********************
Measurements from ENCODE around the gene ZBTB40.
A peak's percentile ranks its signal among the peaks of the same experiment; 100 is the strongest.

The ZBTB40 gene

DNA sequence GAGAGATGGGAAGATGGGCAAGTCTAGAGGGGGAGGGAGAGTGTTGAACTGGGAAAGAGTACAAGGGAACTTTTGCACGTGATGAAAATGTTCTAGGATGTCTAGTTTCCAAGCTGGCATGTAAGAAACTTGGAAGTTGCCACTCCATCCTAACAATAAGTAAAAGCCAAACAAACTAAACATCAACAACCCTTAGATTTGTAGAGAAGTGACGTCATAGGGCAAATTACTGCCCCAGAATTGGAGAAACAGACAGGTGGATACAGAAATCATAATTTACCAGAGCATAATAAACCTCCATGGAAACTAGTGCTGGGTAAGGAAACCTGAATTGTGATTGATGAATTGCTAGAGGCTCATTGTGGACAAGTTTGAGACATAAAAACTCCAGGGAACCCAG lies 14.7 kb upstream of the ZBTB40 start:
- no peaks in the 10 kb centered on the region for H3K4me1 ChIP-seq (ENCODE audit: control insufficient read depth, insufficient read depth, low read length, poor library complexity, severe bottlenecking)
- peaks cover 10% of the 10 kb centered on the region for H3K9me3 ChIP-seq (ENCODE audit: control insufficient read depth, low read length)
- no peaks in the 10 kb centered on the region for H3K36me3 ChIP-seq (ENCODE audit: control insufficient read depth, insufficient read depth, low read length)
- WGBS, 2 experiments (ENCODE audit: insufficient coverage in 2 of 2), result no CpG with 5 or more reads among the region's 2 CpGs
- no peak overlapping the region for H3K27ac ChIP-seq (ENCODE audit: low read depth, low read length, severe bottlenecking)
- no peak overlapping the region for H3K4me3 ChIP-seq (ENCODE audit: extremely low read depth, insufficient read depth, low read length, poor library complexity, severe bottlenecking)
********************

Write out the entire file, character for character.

Measurements from ENCODE around the gene ZBTB40.
A peak's percentile ranks its signal among the peaks of the same experiment; 100 is the strongest.

The ZBTB40 gene

DNA sequence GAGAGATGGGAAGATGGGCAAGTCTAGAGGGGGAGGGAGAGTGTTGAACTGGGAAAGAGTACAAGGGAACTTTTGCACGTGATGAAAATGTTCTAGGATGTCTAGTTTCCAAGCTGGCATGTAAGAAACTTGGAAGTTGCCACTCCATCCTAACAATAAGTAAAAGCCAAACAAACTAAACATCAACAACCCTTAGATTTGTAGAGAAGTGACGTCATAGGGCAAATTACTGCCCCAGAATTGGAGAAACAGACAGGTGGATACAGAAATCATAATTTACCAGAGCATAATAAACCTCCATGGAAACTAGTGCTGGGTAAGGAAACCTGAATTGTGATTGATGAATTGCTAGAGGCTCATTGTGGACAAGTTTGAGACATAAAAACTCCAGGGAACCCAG lies 14.7 kb upstream of the ZBTB40 start:
- no peaks in the 10 kb centered on the region for H3K4me1 ChIP-seq (ENCODE audit: control insufficient read depth, insufficient read depth, low read length, poor library complexity, severe bottlenecking)
- peaks cover 10% of the 10 kb centered on the region for H3K9me3 ChIP-seq (ENCODE audit: control insufficient read depth, low read length)
- no peaks in the 10 kb centered on the region for H3K36me3 ChIP-seq (ENCODE audit: control insufficient read depth, insufficient read depth, low read length)
- WGBS, 2 experiments (ENCODE audit: insufficient coverage in 2 of 2), result no CpG with 5 or more reads among the region's 2 CpGs
- no peak overlapping the region for H3K27ac ChIP-seq (ENCODE audit: low read depth, low read length, severe bottlenecking)
- no peak overlapping the region for H3K4me3 ChIP-seq (ENCODE audit: extremely low read depth, insufficient read depth, low read length, poor library complexity, severe bottlenecking)